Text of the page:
CIRARCenter for Interdisciplinary Research on Antimicrobial Resistance
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Research Associate, CIRAR, Assistant Professor of Physiology, Columbia University School of Nursing, 630 W 168th St.
The organizational complexity of CIRAR increased steadily over time, from 0.
The average number of cliques to which a CIRAR member belonged at Time 1 was only 3.
Hence, on average, over time, those who join CIRAR are likely becoming increasingly linked into CIRAR related activities by interacting with other CIRAR members.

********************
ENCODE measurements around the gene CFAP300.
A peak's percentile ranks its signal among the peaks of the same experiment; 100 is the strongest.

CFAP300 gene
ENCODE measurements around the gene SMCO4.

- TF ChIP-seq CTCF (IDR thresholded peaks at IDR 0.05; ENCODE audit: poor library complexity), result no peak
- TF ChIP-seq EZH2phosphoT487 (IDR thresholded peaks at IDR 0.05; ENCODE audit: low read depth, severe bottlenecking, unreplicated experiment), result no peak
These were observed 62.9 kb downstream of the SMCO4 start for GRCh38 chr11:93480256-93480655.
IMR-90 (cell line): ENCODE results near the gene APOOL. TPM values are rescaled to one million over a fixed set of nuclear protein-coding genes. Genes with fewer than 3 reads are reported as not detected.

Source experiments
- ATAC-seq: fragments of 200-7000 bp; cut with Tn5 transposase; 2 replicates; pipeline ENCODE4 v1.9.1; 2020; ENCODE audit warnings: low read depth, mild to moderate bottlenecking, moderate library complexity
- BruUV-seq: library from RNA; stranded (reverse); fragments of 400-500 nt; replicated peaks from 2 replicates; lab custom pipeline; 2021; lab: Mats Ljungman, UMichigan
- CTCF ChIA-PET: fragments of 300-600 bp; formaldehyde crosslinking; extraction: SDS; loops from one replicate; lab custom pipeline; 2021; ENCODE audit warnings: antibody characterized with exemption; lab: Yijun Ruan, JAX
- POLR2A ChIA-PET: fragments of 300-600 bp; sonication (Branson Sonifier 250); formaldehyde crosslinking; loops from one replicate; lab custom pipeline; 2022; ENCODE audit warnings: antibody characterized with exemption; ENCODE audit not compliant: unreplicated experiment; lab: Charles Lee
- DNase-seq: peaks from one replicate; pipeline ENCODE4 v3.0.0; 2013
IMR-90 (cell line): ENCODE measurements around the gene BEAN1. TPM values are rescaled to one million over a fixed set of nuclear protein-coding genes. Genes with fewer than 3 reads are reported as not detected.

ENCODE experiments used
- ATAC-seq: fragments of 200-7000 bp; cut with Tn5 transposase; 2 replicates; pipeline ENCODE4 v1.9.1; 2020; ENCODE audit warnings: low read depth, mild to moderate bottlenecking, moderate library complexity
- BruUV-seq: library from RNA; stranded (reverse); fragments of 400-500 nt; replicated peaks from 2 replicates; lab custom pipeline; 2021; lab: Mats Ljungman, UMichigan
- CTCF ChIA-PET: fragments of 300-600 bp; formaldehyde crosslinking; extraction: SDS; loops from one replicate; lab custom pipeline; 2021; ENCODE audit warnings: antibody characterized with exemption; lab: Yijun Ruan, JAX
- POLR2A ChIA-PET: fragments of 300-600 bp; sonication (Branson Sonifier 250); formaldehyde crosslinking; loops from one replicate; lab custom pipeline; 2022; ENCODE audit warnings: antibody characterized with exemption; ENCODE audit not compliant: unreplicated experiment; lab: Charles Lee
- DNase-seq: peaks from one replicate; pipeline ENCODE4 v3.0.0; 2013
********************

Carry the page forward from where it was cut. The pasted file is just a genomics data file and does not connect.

At Time 3, CIRAR had a more balanced membership: physicians comprised 26% of the network and no longer dominated the disciplinary makeup.
Over time the density of connections within the disciplinary groups in CIRAR fluctuated.
For CIRAR the number of members is likely growing faster than the connections among members.
As an exploratory center funded by the NIH Roadmap, the ultimate goal for CIRAR is to establish an interdisciplinary research network aimed at reducing antibiotic resistance.
At the end of the first year, CIRAR team members on average were linked to three times as many people than at onset.
There was a steady rise in overall network complexity that reflected growth in multiple levels of associations among CIRAR team members.